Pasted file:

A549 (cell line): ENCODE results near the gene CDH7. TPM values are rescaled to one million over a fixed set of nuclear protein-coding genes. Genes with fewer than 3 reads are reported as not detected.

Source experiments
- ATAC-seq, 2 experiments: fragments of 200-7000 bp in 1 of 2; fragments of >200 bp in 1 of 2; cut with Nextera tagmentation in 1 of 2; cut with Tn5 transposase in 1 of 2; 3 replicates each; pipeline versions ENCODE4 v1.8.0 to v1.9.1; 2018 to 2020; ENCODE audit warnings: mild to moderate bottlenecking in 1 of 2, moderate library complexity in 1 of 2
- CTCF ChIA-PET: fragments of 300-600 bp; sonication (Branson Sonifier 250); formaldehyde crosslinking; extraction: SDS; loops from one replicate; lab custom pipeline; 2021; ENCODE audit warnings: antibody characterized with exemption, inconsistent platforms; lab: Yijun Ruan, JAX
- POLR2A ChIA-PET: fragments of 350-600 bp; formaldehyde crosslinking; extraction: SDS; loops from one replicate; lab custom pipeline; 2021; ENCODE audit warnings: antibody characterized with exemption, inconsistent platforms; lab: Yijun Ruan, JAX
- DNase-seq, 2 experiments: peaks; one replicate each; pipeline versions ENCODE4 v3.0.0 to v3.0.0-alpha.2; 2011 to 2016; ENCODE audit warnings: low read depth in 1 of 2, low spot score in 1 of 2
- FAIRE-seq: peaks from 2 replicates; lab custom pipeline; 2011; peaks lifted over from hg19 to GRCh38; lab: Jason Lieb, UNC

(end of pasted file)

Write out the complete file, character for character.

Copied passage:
A549 (cell line): ENCODE results near the gene CDH7. TPM values are rescaled to one million over a fixed set of nuclear protein-coding genes. Genes with fewer than 3 reads are reported as not detected.

Source experiments
- ATAC-seq, 2 experiments: fragments of 200-7000 bp in 1 of 2; fragments of >200 bp in 1 of 2; cut with Nextera tagmentation in 1 of 2; cut with Tn5 transposase in 1 of 2; 3 replicates each; pipeline versions ENCODE4 v1.8.0 to v1.9.1; 2018 to 2020; ENCODE audit warnings: mild to moderate bottlenecking in 1 of 2, moderate library complexity in 1 of 2
- CTCF ChIA-PET: fragments of 300-600 bp; sonication (Branson Sonifier 250); formaldehyde crosslinking; extraction: SDS; loops from one replicate; lab custom pipeline; 2021; ENCODE audit warnings: antibody characterized with exemption, inconsistent platforms; lab: Yijun Ruan, JAX
- POLR2A ChIA-PET: fragments of 350-600 bp; formaldehyde crosslinking; extraction: SDS; loops from one replicate; lab custom pipeline; 2021; ENCODE audit warnings: antibody characterized with exemption, inconsistent platforms; lab: Yijun Ruan, JAX
- DNase-seq, 2 experiments: peaks; one replicate each; pipeline versions ENCODE4 v3.0.0 to v3.0.0-alpha.2; 2011 to 2016; ENCODE audit warnings: low read depth in 1 of 2, low spot score in 1 of 2
- FAIRE-seq: peaks from 2 replicates; lab custom pipeline; 2011; peaks lifted over from hg19 to GRCh38; lab: Jason Lieb, UNC